This past weekend, Tommy DeBardeleben and I set out to do some birding in Graham County in Arizona and specifically visit Mt Graham. At 10,720 feet in elevation, it is the highest 'Sky Island' in Arizona and what an awesome place to visit. The Swift Trail or Road 366 is about 35 miles from the start off Highway 191 all the way to Riggs Lake, with about the last 12 miles being unpaved. Campgrounds abound at many places along this road.
Our goal was to search for as many species of birds we could in the short 2 days that we had and create a year list for Graham County. Tommy had never been birding in Graham County and I had only visited it twice in the past, once in 2011 and once in 2012. Of course our focus was Mt Graham, but we had some other stops to make on the way and the first of these was Cluff Ranch, south of the small town of Pima. We started off great with a Swainson's Hawk on the road into the preserve that allowed some photos from the car.
One of our target birds was the Northern Beardless-Tyrannulet, (a small bird with a funny name). This bird is fairly common in spots in southern Arizona, but this location is close to being the on the northern fringes of its range. It had been a nemesis bid for me for some time, but I knew it was just a matter of time that I would be able to add this bird to my life list. They have been reported here, so we knew our chances were good in finding one and it's call was the first clue to knowing it was here. A small bird that can be easily overlooked if it is not calling or foraging.
Lark Sparrows were in abundance. It is one of our largest sparrows and its distinctive facial pattern helps to make identification of this sparrow fairly easy.
Our visit to Pond #3 resulted in several White-throated Swifts flying over the water along with many swallows. I have never attempted to photograph this bird before simply for the fact that they are always in-flight and their flight pattern is fast and erratic. But never-the-less, this time I made a feeble attempt to obtain photos and got a couple that were at least identifiable.
From Cluff Ranch, it was a short drive to the Leay Lane Water treatment ponds. Unfortunately, everything was enclosed in chain-link fence and locked up, so we were not able to view quite as well as we would have liked. We did have a Greater Roadrunner run ahead of our vehicle for a distance before exiting off into the fringes of a cotton field.
View of Mt Graham in the distance from Leay Lane
Next stop was south of the town of Safford, Roper Lake State Park. This spot is fairly well known for its birding, but this day was a bust for for us. I have been here on both my previous visits and found some decent numbers of birds. The only bright spot was a Belted Kingfisher that flew over and hovered above the water in front of us.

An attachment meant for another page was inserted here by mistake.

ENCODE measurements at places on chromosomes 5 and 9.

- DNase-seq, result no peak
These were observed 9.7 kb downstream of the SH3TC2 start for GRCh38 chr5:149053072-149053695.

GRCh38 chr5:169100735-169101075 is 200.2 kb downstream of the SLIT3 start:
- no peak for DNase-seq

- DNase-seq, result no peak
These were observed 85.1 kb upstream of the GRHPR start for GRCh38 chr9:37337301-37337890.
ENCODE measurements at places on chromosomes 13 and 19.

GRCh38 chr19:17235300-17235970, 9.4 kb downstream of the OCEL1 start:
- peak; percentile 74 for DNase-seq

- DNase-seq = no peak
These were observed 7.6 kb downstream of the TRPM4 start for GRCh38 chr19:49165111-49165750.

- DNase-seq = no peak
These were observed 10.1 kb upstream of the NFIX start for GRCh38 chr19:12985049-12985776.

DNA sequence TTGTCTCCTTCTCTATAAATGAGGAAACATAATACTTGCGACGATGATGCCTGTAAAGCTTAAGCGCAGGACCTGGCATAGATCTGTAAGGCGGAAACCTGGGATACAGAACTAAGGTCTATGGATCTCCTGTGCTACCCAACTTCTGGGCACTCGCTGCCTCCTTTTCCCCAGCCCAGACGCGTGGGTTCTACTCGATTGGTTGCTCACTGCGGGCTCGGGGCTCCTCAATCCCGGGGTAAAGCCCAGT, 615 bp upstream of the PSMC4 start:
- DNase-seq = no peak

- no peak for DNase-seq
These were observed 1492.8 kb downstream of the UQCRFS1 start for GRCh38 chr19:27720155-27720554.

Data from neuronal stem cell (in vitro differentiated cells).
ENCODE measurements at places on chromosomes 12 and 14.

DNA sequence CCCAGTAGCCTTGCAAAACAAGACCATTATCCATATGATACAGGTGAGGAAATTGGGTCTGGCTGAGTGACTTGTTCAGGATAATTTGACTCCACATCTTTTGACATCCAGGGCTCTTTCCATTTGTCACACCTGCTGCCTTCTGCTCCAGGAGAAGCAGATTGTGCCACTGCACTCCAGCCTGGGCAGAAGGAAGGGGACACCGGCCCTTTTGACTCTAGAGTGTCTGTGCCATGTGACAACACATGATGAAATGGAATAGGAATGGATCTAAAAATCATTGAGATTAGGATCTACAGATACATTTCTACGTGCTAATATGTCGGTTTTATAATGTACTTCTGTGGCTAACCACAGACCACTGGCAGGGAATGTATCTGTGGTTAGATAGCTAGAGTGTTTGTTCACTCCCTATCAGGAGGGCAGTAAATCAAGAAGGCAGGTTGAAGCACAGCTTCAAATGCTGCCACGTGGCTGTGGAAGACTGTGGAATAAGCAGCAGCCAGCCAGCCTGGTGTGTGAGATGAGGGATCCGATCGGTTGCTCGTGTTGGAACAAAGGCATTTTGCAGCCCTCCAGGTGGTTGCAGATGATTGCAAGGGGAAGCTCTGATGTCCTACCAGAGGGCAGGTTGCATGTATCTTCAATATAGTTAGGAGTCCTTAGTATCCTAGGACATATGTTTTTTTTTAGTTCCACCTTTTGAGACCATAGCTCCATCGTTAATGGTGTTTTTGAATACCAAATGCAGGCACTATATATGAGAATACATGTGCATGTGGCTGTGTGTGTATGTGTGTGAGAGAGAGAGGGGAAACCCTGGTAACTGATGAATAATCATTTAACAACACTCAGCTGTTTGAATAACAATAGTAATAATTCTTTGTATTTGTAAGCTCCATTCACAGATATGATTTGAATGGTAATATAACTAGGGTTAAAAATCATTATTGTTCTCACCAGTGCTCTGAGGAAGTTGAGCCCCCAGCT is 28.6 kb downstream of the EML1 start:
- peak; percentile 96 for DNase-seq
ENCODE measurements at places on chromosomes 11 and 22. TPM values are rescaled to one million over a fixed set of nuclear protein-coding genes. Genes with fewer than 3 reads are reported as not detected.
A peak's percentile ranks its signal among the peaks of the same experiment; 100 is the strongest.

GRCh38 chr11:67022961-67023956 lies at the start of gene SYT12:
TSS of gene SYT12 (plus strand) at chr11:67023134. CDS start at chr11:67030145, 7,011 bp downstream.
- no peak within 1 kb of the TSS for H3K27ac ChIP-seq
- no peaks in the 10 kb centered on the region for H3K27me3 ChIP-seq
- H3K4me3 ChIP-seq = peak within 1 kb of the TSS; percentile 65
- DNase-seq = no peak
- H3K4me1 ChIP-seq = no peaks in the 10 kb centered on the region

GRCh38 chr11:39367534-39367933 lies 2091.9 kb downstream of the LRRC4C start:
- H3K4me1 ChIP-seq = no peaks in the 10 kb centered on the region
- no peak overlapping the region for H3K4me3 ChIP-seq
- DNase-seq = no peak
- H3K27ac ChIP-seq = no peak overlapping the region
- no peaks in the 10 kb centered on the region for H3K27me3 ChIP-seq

Next was a brief stop at Dankworth Pond which had far more diversity and numbers of birds than Roper Lake. We found out the next day that about 3 hours after our visit to Dankworth Pond, another birder reported a fly over by an adult Anhinga at this location. Apparently we were about 3 hours too early bit for this location on this day. An Ahiniga in Arizona??? That would have been an awesome find as there had only been one other sighting of that bird in AZ and that was in 1893. Several others including Tommy and I checked back at the pond and it was not seen again.
Ruddy Duck at Dankworth Pond
From here we then started the long trek up Mt Graham with several stops along the way. Probably the most rewarding stop was the Arcadia Campground. This campground was full of people, but we chose to skirt the main campground and follow some trails and also some dry washes without trails. We had several warbler species including Red-faced Warbler and several Hermit Warblers.
Hermit Warbler - Female
Hermit Warbler - Female
We had read some reports that Spotted Owls had been found in and around this campground, so we did have a bit of a strategy in trying to see if we could locate one. Obviously we felt the need to get away from any of the main trails and focus on where a Spotted Owl might be. During the day they are basically hard to find as they just sit perched without moving and this species is one that can be quite unafraid of human activity. We knew we had to keep our eyes open for them and even though it seems they would be easy to spot sitting motionless in a tree, they can be very easy to overlook. In the bottom of one of the washes, we stopped for a couple of minutes to discuss where they could be hiding, then as we took no more than 5 steps, Tommy looked back and up to the right and lo and behold, one of them sat on a limb, probably watching us as we were discussing them. This one was a year hatch bird, so we know that the adult parents had to be nearby although we did not see any. It would stare down at us from just a few feet away, probably wondering what these 2 humans were doing. It would look down at us and every once in a while would stare off in the distance at a squirrel. After a some great photos and some adrenaline pumping, we departed to leave it in peace.
Tommy & the Owl - note upper right of photo
So much for the first day of birding in Graham County. The Spotted Owl, which is a threatened species was definitely the highlight of this day. More to come on the 2nd day, but will finish off this post with a few photos of some other non-avian specialties.
Yarrow's Spiny Lizard
Yarrow's Spiny Lizard